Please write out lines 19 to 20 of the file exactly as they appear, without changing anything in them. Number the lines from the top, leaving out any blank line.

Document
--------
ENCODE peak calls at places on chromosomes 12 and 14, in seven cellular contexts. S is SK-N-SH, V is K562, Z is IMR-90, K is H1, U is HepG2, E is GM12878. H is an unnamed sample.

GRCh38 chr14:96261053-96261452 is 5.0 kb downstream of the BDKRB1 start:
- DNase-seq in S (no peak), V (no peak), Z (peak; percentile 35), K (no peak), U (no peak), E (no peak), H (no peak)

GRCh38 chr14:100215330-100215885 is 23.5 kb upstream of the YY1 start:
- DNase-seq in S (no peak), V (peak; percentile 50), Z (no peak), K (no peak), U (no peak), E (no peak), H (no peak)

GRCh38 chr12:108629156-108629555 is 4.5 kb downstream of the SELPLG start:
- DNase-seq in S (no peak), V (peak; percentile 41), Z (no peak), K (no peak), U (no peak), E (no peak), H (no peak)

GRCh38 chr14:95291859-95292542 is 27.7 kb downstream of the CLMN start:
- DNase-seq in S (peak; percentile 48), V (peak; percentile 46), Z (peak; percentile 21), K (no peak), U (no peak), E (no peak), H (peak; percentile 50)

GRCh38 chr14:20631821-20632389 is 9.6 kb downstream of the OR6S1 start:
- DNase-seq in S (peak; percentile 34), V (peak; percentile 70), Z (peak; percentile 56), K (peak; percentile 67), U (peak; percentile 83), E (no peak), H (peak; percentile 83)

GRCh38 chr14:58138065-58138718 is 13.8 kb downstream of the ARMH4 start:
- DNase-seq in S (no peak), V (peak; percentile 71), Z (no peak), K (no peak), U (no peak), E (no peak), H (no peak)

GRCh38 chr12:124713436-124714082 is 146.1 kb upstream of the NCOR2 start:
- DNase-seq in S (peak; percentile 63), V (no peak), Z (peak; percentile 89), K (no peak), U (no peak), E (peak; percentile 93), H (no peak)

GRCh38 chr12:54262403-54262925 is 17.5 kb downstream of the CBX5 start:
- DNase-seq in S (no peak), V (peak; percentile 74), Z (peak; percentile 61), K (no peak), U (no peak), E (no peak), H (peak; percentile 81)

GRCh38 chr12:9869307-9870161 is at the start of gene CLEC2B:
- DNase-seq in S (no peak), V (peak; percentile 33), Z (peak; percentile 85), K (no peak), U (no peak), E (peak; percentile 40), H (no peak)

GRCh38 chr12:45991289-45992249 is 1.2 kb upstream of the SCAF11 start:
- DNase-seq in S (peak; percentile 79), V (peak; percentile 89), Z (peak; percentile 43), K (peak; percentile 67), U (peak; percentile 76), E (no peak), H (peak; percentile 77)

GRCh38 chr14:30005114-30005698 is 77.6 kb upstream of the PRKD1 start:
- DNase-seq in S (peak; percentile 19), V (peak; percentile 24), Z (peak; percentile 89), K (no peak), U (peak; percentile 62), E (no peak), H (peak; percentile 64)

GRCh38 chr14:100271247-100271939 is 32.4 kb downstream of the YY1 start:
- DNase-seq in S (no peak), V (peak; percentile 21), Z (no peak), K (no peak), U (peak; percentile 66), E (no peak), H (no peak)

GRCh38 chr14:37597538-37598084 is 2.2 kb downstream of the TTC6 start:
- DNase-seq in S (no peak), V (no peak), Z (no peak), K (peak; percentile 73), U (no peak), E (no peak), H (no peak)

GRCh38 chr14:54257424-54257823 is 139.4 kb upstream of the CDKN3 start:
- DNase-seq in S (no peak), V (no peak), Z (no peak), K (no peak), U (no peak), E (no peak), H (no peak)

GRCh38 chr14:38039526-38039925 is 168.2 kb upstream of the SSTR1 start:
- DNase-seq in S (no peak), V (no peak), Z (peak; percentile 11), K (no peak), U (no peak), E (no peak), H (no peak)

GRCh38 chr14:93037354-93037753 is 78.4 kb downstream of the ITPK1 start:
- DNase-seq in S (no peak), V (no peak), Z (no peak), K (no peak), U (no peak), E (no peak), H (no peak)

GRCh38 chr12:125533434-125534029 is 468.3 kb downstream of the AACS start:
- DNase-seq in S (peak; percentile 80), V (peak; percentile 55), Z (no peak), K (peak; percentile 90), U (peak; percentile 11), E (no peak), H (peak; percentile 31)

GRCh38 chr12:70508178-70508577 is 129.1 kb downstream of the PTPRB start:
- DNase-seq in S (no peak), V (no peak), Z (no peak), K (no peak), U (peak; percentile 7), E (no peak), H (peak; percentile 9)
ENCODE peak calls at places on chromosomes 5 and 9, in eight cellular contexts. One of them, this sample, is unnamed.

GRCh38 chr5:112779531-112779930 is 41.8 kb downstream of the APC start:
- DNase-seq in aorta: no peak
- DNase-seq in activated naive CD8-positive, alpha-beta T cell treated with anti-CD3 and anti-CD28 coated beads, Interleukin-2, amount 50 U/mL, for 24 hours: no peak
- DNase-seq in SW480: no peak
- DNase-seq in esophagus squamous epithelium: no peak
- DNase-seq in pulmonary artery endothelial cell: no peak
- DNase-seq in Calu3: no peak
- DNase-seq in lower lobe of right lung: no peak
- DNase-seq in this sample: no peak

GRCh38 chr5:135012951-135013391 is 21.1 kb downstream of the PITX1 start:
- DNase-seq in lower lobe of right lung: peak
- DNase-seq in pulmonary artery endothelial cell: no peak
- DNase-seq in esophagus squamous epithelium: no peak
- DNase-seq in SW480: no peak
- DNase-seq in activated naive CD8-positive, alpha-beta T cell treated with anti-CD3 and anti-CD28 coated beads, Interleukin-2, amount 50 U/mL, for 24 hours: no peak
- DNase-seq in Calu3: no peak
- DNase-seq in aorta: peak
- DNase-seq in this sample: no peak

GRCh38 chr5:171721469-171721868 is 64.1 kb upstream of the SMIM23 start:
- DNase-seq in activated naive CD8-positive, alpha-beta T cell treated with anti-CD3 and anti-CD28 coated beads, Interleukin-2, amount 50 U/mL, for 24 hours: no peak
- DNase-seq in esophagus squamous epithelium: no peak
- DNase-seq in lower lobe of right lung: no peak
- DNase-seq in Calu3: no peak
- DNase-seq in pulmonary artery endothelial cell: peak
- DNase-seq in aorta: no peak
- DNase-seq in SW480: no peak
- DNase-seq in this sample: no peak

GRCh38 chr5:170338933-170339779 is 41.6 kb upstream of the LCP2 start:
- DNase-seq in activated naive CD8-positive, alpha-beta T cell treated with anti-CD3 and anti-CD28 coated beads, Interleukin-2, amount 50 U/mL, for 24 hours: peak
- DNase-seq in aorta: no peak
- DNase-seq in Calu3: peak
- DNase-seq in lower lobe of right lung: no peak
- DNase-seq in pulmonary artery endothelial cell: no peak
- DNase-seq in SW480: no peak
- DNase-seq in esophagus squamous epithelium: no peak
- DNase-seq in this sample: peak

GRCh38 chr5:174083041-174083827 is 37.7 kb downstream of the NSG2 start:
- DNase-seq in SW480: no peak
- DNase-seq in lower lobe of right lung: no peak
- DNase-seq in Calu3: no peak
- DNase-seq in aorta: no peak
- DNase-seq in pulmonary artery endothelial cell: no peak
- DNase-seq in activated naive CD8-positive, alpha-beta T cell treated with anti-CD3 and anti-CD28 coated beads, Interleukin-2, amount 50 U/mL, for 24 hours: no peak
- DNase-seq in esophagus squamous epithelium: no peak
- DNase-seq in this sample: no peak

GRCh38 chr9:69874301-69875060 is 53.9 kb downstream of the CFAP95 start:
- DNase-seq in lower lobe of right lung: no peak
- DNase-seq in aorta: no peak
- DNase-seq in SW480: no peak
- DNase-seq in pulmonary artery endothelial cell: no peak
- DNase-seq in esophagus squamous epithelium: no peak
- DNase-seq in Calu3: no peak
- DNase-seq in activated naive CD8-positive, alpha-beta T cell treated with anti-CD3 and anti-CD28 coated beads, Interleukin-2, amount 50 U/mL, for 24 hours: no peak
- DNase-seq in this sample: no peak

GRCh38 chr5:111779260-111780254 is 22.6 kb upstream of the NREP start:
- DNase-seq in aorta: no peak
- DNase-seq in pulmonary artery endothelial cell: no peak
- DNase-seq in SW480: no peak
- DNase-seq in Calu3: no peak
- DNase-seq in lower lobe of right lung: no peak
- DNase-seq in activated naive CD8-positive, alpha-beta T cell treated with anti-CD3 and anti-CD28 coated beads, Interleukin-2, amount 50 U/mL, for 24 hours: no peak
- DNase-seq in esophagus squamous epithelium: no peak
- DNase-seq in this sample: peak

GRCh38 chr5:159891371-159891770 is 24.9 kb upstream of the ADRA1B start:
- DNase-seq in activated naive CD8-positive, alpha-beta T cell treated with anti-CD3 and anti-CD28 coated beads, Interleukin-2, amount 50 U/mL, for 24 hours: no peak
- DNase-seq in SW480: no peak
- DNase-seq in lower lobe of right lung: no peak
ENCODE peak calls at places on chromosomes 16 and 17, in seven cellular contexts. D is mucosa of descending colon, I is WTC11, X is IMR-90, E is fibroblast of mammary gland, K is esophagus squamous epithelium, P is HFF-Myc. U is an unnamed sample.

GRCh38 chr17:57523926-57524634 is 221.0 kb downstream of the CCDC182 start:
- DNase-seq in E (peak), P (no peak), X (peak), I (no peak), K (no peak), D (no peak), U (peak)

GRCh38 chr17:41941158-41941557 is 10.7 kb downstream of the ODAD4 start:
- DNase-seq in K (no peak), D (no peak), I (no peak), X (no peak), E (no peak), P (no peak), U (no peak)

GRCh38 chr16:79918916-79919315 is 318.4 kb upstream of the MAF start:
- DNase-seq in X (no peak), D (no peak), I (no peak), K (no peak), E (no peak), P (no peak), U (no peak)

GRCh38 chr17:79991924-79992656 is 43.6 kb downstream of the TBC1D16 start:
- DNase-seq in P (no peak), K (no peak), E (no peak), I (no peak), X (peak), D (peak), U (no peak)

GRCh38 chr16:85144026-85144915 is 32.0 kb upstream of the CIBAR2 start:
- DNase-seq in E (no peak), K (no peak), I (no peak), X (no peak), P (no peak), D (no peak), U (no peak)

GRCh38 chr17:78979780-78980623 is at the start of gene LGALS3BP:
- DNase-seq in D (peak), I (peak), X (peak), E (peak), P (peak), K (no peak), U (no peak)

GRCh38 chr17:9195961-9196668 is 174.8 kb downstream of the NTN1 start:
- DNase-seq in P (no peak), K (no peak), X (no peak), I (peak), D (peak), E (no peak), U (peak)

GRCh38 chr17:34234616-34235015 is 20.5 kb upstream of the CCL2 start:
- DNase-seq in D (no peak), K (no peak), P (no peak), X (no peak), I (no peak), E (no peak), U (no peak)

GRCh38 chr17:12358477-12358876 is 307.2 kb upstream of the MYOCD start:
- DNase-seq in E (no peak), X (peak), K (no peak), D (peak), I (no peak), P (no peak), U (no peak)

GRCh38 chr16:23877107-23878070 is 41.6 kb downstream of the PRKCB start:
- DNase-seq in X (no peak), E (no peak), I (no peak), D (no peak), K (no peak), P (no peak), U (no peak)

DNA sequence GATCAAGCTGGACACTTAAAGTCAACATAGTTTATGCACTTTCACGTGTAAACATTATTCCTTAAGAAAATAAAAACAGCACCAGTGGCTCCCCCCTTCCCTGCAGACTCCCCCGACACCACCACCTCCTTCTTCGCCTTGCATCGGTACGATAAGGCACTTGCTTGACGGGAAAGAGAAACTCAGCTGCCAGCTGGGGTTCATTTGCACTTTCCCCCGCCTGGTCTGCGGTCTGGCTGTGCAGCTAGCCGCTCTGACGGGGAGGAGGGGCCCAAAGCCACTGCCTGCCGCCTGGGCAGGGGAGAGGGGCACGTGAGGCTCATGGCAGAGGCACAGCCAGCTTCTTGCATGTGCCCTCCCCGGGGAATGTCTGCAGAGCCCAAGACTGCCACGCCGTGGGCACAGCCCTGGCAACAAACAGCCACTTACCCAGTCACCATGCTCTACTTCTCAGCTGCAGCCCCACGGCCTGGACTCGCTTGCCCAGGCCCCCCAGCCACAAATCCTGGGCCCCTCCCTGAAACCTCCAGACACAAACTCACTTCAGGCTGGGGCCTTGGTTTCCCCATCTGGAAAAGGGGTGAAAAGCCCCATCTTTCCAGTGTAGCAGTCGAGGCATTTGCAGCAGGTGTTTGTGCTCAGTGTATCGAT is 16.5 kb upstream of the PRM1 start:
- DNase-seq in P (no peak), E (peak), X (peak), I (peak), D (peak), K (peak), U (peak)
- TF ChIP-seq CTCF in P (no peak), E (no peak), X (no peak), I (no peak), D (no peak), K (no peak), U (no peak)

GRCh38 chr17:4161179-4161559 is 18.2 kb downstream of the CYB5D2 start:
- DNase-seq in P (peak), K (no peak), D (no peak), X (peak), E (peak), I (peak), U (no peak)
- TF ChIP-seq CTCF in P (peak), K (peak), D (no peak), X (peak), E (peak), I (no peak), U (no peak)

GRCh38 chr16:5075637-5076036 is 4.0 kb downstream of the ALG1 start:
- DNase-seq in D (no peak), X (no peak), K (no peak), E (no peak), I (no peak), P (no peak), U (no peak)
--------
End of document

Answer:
- DNase-seq in S (no peak), V (peak; percentile 33), Z (peak; percentile 85), K (no peak), U (no peak), E (peak; percentile 40), H (no peak)

GRCh38 chr12:45991289-45992249 is 1.2 kb upstream of the SCAF11 start: